Andy
Reply With Quote Share with Facebook
  #4  
Old 11-10-2007
rennisaint's Avatar
Senior Member
 
Join Date: Oct 2007
Location: Houghton, MI
Posts: 140
Thanks: 0
Thanked 0 Times in 0 Posts
Rep Power: 7
rennisaint is on a distinguished road
Check out the sea-sickness advice on other threads here. The general consensus is, you need to PREVENT seasickness not try to do something about it after you start feeling bad. You will quickly learn what your very early signals for seasickness are, and using these you can prevent major seasickness. Some things to try in increasing order of seriousness are: crystalizeed ginger (stick a wad in your cheek and suck on it), any of the antihistamine type medicines (if they don't make you pass out like me), meclazine as mentioned before, scopalmine patch (have to start taking it 24hrs ahead, or in extreme cases, and if you have a doctor friend, get a prescription for an anti-nausea medicine that is used for cancer patients undergoing chemotherapy. I am not going to mention the name here, it is very serious stuff and needs to be talked about with a doctor if you are that susceptible to seasickness.

Again, you have to be taking these as preventative measures, not after you are already sick. Further, don't expect to be able to do charting in rough seas just because you are chewing ginger YOU WILL GET SICK
Reply With Quote Share with Facebook
  #5  
Old 11-10-2007
Senior Member
 
Join Date: Feb 2003
Posts: 244
Thanks: 0
Thanked 0 Times in 0 Posts
Rep Power: 12
ughmo2000 is on a distinguished road
I sail a few deliveries a year but sometimes it might be a month or so in between. I've retched everywhere and in several oceans! Usually, if I get sick at all, I'm good after a few days. Pepto-Bismal works well for a queasy stomach but other medications should be taken hours if not a day prior to sailing. Avoiding spicy, greasy foods and alcohol supposedly helps. Stay on deck in fresh air, preferably behind the wheel to occupy your mind.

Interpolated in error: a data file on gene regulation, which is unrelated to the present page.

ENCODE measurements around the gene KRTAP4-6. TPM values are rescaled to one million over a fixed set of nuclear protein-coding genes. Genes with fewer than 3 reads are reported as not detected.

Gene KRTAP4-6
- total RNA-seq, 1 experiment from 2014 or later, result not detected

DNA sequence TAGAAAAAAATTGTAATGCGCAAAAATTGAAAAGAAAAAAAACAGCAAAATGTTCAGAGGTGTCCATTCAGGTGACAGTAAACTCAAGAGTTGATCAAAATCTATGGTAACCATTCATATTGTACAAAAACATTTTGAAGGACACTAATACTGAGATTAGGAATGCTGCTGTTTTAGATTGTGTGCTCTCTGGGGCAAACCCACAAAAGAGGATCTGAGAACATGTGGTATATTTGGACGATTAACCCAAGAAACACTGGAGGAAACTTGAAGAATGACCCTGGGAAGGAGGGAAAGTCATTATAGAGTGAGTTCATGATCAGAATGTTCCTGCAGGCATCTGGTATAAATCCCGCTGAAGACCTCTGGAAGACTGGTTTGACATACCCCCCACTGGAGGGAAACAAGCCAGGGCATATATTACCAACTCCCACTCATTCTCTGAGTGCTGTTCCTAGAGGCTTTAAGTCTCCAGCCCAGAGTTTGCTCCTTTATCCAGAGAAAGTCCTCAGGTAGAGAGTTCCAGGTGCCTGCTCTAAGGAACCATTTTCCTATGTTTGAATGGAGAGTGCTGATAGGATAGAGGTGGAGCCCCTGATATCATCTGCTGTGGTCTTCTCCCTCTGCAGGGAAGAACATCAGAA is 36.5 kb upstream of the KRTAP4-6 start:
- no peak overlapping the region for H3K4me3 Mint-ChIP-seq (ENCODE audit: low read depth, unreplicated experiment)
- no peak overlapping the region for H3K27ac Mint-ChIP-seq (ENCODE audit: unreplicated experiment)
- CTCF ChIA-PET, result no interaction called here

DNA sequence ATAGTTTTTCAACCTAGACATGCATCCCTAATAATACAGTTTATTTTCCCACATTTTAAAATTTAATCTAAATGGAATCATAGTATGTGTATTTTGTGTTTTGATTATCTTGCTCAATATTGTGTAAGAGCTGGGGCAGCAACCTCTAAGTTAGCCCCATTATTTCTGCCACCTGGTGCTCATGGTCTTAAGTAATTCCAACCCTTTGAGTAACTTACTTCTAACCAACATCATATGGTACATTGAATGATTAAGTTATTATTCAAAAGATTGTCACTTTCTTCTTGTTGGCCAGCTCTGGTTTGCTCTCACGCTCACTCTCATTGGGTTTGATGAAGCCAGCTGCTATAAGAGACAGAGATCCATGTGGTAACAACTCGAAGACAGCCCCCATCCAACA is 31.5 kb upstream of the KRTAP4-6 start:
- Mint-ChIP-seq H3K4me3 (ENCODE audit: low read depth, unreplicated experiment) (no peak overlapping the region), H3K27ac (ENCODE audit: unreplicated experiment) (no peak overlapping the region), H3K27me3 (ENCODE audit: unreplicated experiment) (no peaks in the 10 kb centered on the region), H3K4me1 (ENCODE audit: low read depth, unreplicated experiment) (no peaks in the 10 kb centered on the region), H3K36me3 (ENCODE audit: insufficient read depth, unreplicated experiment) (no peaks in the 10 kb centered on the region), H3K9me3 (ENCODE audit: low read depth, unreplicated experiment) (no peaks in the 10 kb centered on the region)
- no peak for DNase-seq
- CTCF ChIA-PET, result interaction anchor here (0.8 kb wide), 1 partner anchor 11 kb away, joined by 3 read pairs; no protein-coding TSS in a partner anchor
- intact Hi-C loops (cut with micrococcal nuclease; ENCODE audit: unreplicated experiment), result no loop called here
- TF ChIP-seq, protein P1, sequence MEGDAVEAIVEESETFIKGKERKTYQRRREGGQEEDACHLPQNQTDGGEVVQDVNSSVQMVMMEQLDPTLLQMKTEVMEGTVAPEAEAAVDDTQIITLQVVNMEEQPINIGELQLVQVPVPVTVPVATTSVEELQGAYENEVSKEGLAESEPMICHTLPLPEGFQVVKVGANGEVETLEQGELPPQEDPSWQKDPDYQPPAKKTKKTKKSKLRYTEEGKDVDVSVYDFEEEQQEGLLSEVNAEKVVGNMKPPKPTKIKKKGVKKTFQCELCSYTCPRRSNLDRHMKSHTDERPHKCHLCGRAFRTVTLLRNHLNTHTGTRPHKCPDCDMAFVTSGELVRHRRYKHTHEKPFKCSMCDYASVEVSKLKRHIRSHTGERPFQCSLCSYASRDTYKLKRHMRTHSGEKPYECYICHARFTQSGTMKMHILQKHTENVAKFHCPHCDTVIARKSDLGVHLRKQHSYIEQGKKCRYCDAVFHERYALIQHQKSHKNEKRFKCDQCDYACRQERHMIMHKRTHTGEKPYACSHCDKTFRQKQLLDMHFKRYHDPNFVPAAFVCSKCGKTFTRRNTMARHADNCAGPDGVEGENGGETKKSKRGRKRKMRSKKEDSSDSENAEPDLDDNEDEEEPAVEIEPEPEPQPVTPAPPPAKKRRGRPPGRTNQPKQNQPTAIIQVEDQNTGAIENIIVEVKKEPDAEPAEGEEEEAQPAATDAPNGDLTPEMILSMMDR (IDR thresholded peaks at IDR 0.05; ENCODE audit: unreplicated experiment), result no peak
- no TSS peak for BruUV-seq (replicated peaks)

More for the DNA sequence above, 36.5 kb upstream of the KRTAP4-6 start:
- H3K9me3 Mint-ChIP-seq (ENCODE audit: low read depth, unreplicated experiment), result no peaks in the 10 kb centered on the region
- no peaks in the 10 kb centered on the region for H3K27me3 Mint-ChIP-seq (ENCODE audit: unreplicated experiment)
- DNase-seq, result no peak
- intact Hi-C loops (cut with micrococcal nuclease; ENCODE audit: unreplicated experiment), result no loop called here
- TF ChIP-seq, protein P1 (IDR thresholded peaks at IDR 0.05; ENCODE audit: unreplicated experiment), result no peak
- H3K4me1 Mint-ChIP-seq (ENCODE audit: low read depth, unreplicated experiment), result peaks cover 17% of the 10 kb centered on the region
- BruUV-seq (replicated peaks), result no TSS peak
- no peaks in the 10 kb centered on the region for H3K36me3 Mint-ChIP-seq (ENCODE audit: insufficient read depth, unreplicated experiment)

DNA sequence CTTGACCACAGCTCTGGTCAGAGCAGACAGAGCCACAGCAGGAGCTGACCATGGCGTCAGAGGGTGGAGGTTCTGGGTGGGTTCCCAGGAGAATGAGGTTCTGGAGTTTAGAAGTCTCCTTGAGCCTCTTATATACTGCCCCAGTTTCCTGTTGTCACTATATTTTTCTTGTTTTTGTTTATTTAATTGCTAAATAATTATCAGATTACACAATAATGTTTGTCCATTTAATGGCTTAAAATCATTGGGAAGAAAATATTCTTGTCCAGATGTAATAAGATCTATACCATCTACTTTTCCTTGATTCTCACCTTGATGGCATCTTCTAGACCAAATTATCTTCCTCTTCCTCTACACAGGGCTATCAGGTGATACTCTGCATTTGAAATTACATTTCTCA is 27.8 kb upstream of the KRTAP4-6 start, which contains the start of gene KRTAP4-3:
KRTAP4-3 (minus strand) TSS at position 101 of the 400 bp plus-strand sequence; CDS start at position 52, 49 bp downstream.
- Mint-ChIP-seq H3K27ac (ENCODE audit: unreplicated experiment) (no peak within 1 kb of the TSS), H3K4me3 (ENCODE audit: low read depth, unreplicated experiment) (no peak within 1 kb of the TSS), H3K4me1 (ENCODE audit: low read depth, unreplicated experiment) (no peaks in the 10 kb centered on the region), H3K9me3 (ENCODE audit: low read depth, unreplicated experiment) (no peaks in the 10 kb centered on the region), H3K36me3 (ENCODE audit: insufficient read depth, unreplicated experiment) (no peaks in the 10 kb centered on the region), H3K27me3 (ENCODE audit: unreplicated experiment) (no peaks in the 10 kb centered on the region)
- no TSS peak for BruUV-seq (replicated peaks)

As a last result, as mentioned above, see your Dr. for "heavier" nausea medications.
Reply With Quote Share with Facebook
  #6  
Old 11-10-2007
Junior Member
 
Join Date: Sep 2007
Location: ROCHESTER,N.Y.
Posts: 23
Thanks: 0
Thanked 0 Times in 0 Posts
Rep Power: 0
bonnelaine is on a distinguished road
i found that if take a half of tab of less drowzy dramimine the night before sailing has always worked for me. also ginger of any kind such as snaps ginger bread ,and teataken on a steady basis will act as a preventitive will do wonders. on board ekeep active feel the rythem of the waves and dont fight it . welcome to the forum .
Reply With Quote Share with Facebook
  #7  
Old 11-11-2007
SimonV's Avatar
Wish I never found SN!
 
Join Date: Jul 2006
Location: Brisbane Australia
Posts: 1,990
Thanks: 3
Thanked 4 Times in 4 Posts
Rep Power: 8
SimonV will become famous soon enough
When you do get sick force yourself to drink water and keep drinking because its worst if you get the dry heaves.
__________________
Simon
Ericson 39B.
To view links or images in signatures your post count must be 10 or greater. You currently have 0 posts.

I love my boat
S/V GOODONYA
Brisbane
present location Heading to the Whitesundays

To view links or images in signatures your post count must be 10 or greater. You currently have 0 posts.